Coming on the back of a tidal wave of revelations about the harassment and abuse of women in Hollywood, Star Trek actor Anthony Rapp has accused House of Cards star Kevin Spacey of traumatising him at a party in New York in 1986.
Speaking to BuzzFeed, he alleges that Spacey took him to a nightclub when he was just 14 followed by an invitation to a gathering at his Manhattan apartment.
After everyone else had left, Rapp said Spacey picked him up “like a groom picks up the bride over the threshold” and laid down on top of him. After initially freezing, Rapp said he was able to “squirm” away and run into the bathroom.
In response, Spacey released a bizarre rambling statement where he apologises “for what would have been deeply inappropriate drunken behaviour”.
But then, in an outrageous twist, he goes on to apparently draw strange and offensive correlations between his sexuality and the allegation of sexual misconduct, perhaps in an effort to muddy the waters.
He said: “This story has encouraged me to address other things about my life. I know that there are stories out there about me and that some have been fueled by the fact that I have been so protective of my privacy.
“As those closest to me know, in my life I have had relationships with both men and women.
“I have loved and had romantic encounters with men throughout my life, and I choose now to live as a gay man. I want to deal with this honestly and openly and that starts with examining my own behavior.”
So from one gay man to another, I’ve come up with a handy checklist of things Kevin can do and the important things he should know:
Dear Kevin Spacey,
1. Withdraw your bullshit non-apology. There is NO EXCUSE for sexual assault and harassment
Kevin Spacey, you are an intelligent man. You know there is NOTHING about being gay that makes you more likely to abuse 14-year-olds.
Even decades ago, when it was harder to come out, there were millions of LGBT+ people all over the world who would never have dreamt of abusing or assaulting anyone.
All your statement does it dredge up the worst stereotypes that gay men are predators and sexual deviants.
Seriously, coming out to distract from this allegation is offensive and harmful to the LGBT+ community.
And I’m not the only gay person to speak out about your ridiculous Twitter statement.
LGBT+ activist Dan Savage said: “Nope to Kevin Spacey’s statement. Nope. There’s no amount of drunk or closeted that excuses or explains away assaulting a 14-year-old child.”
And gay comedian and actor Billy Eichner added: “Kevin Spacey has just invented something that has never existed before: a bad time to come out.”
Yes, you were raised in a different time but just like it wasn’t OK to describe Harvey Weinstein as “an old dinosaur learning new ways”, this statement too stinks of self-centered nonsense.
Nope to Kevin Spacey's statement. Nope. There's no amount of drunk or closeted that excuses or explains away assaulting a 14-year-old child.— Dan Savage (@fakedansavage) October 30, 2017
Kevin Spacey has just invented something that has never existed before: a bad time to come out.— billy eichner (@billyeichner) October 30, 2017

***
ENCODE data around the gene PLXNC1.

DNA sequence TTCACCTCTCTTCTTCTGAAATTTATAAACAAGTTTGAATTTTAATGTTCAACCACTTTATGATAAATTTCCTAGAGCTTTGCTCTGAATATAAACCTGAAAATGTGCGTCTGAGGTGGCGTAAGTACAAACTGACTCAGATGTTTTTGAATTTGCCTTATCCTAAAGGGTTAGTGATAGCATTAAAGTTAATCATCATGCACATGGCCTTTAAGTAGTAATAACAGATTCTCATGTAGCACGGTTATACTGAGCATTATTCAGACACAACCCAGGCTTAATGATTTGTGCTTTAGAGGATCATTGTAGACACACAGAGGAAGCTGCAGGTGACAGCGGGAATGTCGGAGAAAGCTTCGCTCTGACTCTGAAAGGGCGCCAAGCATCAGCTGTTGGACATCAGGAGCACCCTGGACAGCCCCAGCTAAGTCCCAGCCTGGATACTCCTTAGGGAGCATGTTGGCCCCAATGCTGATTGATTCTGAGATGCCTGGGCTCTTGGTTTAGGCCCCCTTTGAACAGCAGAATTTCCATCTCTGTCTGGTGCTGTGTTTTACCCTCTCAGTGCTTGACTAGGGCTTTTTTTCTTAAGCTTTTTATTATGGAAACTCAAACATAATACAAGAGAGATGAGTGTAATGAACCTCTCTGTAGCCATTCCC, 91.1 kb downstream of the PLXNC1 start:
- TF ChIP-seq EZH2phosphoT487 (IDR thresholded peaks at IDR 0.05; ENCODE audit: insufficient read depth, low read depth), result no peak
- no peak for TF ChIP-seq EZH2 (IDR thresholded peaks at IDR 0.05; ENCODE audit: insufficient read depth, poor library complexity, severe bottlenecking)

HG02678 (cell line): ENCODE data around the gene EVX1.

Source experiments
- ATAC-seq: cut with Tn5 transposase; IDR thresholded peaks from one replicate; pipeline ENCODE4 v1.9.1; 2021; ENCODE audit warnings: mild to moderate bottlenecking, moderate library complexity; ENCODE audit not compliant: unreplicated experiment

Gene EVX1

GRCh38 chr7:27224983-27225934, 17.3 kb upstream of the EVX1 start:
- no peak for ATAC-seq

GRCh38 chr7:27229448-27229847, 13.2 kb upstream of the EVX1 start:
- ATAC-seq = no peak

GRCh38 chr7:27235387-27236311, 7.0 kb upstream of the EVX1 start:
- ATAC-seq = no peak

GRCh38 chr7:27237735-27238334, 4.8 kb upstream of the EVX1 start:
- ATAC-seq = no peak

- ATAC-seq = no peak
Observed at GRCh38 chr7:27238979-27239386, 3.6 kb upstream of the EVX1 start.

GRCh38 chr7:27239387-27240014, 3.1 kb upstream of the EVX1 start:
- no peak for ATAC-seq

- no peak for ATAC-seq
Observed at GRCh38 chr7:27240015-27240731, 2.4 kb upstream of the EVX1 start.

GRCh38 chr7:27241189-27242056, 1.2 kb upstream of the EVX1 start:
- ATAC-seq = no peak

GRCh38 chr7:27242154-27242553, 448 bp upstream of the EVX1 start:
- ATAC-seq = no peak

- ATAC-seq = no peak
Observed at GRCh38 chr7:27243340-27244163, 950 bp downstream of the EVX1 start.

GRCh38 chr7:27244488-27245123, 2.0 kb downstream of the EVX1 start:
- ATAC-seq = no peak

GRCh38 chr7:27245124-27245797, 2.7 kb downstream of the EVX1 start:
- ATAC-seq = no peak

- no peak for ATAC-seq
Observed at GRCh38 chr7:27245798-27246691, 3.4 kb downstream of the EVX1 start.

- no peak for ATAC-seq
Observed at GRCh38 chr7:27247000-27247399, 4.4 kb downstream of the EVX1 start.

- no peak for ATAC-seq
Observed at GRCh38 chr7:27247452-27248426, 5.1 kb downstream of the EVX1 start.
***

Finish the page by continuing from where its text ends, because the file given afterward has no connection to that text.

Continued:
2. Being gay is not a choice
One of the particularly puzzling things about your statement is the line: “I have loved and had romantic encounters with men throughout my life, and I choose now to live as a gay man.”
Oh Kevin. Being gay is not a choice. This is very basic stuff.
Perpetuating the lie that being gay is a lifestyle choice is a gift to right-wing, religious bigots like the extremists in the Republican Party in America or the DUP in the UK.
3. Being gay is still fucking hard. Your statement is a harmful distraction
Sexual violence affects every demographic and every community – including LGBT+ people. According to the Centers for Disease Control and Prevention, lesbian, gay and bisexual people experience sexual violence at similar or higher rates than heterosexuals.
And even in modern London, being gay is still fucking hard. I’ve been heckled walking down the road with my boyfriend. I still get nervous holding his hand in public and worry about booking hotel rooms when we go away together.
That’s why your statement is so offensive and so harmful.
Not only does it detract from Anthony Rapp’s story, but it distracts from the suffering that LGBT+ people live with every day.
4. Gay men have always struggled (and still do) so if you truly care, get involved and help make things better
From pink badges during in the Holocaust to the modern concentration camps in Chechnya, gay men (along with other minority groups) have been dealt a pretty shitty hand in life.
But you are a wealthy, white man with immense privilege. There is a huge amount you could do to make things better.
As we speak, gay men are still being hunted in Chechnya for their sexuality.
Just the other day, a source at the Russian LGBT+ Network, who can’t be named for security reasons, told me: “Citizens of Russia [in Chechnya] are being kidnapped, tortured and killed without any attention of the authorities to this situation, which we identify as a crime against humanity.”
Kevin, withdraw your misguided statement and open your eyes to the suffering of LGBT+ people in the world.
And do it now.